Peter Wehner is no Republican in Name Only.
Neither is John Danforth, or Mitt Romney, or Jeb Bush, or John McCain. They are among an increasing number of serious-minded individuals — some of whom have been in public service for decades — who are speaking out finally against another prominent member of their political party.
I refer to the president of the United States of America, Donald John Trump.
I mention Wehner in this post because I want to include an essay he’s written for the New York Times.
The overarching issue for the president seems, in my mind, to be fairly clear cut. He’s not a Republican. He’s a classic RINO. He attached himself to a political party because it suited his personal ambition. Besides, he had spent years defaming a Democratic president, Barack Obama, suggesting he wasn’t a “natural born” American, that he was born overseas and, therefore, wasn’t qualified to hold his high office.
It didn’t stop there. He questioned President Obama’s academic credentials. He suggested that the president really didn’t earn Harvard law degree, or that he didn’t excel academically. He said Obama was a fraud.
So, he sought the Republican presidential nomination in 2016. Then, of course, he was elected.
But he’s no Republican. Wehner, who has served under three GOP presidents, laments the wreckage that Trump has brought to the presidency. It’s almost as if Trump has formed a sort of de facto political party that is neither Republican or Democratic. As Wehner writes in the Times:
“The more offensive Mr. Trump is to the rest of America, the more popular he becomes with his core supporters. One policy example: At a recent rally in Phoenix, the president said he was willing to shut down the government over the question of funding for a border wall, which most of his base favors but only about a third of all Americans want.”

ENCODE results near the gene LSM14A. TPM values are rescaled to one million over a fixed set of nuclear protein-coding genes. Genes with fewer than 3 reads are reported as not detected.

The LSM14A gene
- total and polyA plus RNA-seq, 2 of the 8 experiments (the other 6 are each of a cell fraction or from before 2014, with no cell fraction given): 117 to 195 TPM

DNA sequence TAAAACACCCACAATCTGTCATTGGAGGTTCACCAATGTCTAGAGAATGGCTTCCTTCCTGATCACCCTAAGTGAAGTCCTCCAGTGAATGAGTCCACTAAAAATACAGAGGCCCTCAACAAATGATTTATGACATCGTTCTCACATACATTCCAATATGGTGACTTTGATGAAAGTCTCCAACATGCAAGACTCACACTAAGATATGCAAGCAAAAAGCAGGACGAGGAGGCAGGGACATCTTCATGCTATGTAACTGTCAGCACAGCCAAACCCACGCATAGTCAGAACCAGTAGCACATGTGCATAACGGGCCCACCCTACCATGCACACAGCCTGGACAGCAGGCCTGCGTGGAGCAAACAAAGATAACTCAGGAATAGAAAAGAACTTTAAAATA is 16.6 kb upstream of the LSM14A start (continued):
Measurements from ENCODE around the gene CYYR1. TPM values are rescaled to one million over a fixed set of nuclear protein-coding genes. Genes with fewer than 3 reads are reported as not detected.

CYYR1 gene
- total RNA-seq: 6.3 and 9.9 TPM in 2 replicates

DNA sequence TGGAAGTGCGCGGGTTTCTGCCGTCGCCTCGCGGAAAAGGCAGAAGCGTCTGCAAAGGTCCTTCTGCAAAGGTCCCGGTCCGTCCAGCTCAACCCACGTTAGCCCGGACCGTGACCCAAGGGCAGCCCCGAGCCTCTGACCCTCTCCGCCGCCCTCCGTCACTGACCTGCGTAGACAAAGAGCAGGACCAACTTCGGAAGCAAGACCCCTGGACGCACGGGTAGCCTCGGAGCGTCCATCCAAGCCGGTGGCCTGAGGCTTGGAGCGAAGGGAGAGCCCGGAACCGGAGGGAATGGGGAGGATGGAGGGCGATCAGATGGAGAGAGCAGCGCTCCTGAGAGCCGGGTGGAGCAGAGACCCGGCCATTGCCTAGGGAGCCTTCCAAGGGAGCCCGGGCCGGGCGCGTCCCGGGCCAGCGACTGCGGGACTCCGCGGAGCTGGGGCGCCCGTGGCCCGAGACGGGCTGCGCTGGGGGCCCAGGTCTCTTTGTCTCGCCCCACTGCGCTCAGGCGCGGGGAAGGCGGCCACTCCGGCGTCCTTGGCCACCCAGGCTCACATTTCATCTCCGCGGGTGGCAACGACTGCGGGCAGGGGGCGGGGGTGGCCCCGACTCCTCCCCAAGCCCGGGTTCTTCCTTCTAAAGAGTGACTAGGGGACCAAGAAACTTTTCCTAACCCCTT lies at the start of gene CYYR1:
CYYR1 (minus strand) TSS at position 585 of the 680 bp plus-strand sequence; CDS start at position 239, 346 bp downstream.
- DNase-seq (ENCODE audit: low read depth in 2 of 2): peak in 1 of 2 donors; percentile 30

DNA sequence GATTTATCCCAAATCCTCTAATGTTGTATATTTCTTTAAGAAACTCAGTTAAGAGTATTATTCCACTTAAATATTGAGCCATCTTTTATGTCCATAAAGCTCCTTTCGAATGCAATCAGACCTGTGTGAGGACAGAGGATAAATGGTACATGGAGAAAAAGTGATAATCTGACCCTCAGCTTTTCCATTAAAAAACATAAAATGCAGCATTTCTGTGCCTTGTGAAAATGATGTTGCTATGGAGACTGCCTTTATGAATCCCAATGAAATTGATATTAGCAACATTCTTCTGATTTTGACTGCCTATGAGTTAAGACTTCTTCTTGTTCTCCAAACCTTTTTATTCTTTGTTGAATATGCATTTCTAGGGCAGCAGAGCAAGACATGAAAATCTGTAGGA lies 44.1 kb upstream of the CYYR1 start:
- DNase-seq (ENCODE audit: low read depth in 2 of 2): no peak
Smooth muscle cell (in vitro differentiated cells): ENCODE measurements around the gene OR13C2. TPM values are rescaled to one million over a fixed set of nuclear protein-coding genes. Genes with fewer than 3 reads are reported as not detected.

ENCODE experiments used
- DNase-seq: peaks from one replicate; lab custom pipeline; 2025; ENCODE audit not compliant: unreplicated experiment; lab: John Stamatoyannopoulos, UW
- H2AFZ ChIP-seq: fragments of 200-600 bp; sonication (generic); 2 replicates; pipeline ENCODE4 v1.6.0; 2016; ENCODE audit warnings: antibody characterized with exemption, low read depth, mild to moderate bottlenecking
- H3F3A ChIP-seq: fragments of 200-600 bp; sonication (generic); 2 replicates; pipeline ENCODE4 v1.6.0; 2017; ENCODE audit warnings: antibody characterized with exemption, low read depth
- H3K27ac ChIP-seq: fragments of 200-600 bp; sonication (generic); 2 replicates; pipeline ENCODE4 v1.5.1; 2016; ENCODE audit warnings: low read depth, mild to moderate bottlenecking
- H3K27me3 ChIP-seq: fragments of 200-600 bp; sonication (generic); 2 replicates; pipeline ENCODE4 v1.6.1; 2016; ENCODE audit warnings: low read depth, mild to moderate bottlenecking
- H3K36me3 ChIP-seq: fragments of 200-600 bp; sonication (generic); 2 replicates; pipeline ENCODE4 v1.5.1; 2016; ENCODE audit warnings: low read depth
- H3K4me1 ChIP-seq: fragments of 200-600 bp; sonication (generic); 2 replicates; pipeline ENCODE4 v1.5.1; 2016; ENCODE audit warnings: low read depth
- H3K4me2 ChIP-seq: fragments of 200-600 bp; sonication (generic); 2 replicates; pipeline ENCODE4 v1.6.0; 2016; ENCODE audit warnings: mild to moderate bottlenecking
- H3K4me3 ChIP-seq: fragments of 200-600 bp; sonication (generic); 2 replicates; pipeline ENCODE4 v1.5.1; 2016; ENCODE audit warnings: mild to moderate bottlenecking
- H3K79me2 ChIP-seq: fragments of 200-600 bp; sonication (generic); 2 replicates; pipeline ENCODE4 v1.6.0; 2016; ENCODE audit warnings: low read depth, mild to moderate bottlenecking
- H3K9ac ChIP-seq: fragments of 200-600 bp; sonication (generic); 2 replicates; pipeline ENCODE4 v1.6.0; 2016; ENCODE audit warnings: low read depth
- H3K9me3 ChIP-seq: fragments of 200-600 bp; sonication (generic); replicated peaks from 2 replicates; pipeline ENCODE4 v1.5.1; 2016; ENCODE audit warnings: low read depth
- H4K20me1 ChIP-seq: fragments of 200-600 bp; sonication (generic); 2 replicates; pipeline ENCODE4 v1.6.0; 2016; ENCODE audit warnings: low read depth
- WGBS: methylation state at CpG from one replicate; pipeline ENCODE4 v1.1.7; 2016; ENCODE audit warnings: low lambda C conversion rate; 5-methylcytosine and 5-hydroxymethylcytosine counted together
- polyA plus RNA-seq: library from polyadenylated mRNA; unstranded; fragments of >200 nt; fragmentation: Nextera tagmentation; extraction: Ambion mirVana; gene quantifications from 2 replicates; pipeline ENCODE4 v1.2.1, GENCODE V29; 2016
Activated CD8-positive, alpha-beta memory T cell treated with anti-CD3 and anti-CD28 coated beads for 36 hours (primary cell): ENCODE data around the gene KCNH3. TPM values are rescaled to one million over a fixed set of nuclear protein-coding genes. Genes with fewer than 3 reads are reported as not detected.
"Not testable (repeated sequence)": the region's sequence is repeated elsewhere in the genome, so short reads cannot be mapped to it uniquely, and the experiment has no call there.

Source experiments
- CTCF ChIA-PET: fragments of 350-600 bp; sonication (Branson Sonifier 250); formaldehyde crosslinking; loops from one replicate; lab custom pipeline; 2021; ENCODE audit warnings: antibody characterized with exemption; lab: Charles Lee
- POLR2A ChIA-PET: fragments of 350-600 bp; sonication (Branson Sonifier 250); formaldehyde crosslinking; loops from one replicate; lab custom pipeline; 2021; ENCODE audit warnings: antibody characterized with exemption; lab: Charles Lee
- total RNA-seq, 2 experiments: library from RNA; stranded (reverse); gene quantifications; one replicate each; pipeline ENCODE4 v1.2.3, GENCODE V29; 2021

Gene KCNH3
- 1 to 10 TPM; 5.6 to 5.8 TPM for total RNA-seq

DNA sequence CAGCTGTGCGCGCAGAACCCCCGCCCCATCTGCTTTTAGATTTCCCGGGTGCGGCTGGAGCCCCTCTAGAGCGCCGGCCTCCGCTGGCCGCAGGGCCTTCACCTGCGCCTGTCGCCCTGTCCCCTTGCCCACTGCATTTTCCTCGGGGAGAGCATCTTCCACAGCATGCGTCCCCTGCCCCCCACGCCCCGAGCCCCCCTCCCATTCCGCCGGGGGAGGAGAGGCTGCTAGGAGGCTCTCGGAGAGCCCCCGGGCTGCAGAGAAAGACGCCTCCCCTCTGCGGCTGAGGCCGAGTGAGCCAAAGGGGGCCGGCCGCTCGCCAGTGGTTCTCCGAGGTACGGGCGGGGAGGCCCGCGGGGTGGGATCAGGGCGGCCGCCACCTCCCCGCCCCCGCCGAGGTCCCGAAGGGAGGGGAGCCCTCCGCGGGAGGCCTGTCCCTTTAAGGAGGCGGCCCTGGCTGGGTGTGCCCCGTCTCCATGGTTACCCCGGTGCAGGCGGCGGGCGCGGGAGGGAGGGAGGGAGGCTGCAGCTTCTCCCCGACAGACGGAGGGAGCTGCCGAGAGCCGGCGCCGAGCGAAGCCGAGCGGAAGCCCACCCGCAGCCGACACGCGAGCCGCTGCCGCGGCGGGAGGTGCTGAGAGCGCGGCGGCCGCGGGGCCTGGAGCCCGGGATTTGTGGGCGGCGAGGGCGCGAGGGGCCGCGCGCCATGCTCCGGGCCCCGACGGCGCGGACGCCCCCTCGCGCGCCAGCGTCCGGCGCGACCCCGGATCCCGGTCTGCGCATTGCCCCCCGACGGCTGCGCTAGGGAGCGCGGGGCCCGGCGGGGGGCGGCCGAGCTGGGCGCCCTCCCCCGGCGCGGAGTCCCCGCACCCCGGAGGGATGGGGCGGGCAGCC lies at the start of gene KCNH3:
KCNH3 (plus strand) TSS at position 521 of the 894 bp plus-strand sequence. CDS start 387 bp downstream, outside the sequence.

Yes, his base — even though it is shrinking — still loves the guy. They cheer his idiotic rants. They proclaim their adherence to an individual who “tells it like it is.” They dismiss any notion that he doesn’t know what he’s doing, that he doesn’t understand how government works, that he has spent his entire adult professional life with one mission only: to enrich himself.
I have conceded many times that this guy has defied the laws of conventional political gravity. The idea that he could be elected after hurling the insults, defaming his foes, and lying virtually daily is in itself a stunning testimony to the national mood — which Trump managed to mine.
Peter Wehner’s essay, though, is worth reading. It reminds us — or at least it should remind us — that governance requires a depth of knowledge and an understanding of history that the 45th president has demonstrated repeatedly that he lacks.
Just think, too, that this criticism is coming from a member of the president’s own political party.
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